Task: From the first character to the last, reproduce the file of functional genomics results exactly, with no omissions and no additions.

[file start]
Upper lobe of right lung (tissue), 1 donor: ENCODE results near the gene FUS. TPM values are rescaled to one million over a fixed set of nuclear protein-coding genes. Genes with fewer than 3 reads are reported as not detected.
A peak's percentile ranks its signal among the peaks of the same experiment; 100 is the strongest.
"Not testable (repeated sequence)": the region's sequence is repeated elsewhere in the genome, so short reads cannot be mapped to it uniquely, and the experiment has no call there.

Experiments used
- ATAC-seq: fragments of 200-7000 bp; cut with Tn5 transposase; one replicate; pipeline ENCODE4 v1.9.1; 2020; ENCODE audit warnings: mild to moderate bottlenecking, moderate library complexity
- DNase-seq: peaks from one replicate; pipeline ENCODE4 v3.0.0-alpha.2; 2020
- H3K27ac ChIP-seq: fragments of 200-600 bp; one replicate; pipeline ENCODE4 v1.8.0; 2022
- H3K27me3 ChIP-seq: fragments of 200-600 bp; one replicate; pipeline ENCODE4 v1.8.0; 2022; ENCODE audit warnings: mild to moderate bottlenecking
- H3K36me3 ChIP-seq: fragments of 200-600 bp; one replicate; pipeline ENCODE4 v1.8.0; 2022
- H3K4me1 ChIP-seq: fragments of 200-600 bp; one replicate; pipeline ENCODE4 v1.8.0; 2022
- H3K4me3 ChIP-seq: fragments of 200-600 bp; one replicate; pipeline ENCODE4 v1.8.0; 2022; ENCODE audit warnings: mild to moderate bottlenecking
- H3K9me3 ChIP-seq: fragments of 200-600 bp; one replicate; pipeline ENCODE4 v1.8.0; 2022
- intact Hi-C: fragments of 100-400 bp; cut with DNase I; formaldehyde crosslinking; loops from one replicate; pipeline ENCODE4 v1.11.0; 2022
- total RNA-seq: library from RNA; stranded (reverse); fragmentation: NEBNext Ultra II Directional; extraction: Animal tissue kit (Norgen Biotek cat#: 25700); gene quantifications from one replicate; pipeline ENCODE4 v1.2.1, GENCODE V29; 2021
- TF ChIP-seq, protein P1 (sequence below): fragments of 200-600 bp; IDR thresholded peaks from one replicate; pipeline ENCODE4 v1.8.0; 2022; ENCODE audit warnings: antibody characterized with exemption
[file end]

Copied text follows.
Upper lobe of right lung (tissue), 1 donor: ENCODE results near the gene FUS. TPM values are rescaled to one million over a fixed set of nuclear protein-coding genes. Genes with fewer than 3 reads are reported as not detected.
A peak's percentile ranks its signal among the peaks of the same experiment; 100 is the strongest.
"Not testable (repeated sequence)": the region's sequence is repeated elsewhere in the genome, so short reads cannot be mapped to it uniquely, and the experiment has no call there.

Experiments used
- ATAC-seq: fragments of 200-7000 bp; cut with Tn5 transposase; one replicate; pipeline ENCODE4 v1.9.1; 2020; ENCODE audit warnings: mild to moderate bottlenecking, moderate library complexity
- DNase-seq: peaks from one replicate; pipeline ENCODE4 v3.0.0-alpha.2; 2020
- H3K27ac ChIP-seq: fragments of 200-600 bp; one replicate; pipeline ENCODE4 v1.8.0; 2022
- H3K27me3 ChIP-seq: fragments of 200-600 bp; one replicate; pipeline ENCODE4 v1.8.0; 2022; ENCODE audit warnings: mild to moderate bottlenecking
- H3K36me3 ChIP-seq: fragments of 200-600 bp; one replicate; pipeline ENCODE4 v1.8.0; 2022
- H3K4me1 ChIP-seq: fragments of 200-600 bp; one replicate; pipeline ENCODE4 v1.8.0; 2022
- H3K4me3 ChIP-seq: fragments of 200-600 bp; one replicate; pipeline ENCODE4 v1.8.0; 2022; ENCODE audit warnings: mild to moderate bottlenecking
- H3K9me3 ChIP-seq: fragments of 200-600 bp; one replicate; pipeline ENCODE4 v1.8.0; 2022
- intact Hi-C: fragments of 100-400 bp; cut with DNase I; formaldehyde crosslinking; loops from one replicate; pipeline ENCODE4 v1.11.0; 2022
- total RNA-seq: library from RNA; stranded (reverse); fragmentation: NEBNext Ultra II Directional; extraction: Animal tissue kit (Norgen Biotek cat#: 25700); gene quantifications from one replicate; pipeline ENCODE4 v1.2.1, GENCODE V29; 2021
- TF ChIP-seq, protein P1 (sequence below): fragments of 200-600 bp; IDR thresholded peaks from one replicate; pipeline ENCODE4 v1.8.0; 2022; ENCODE audit warnings: antibody characterized with exemption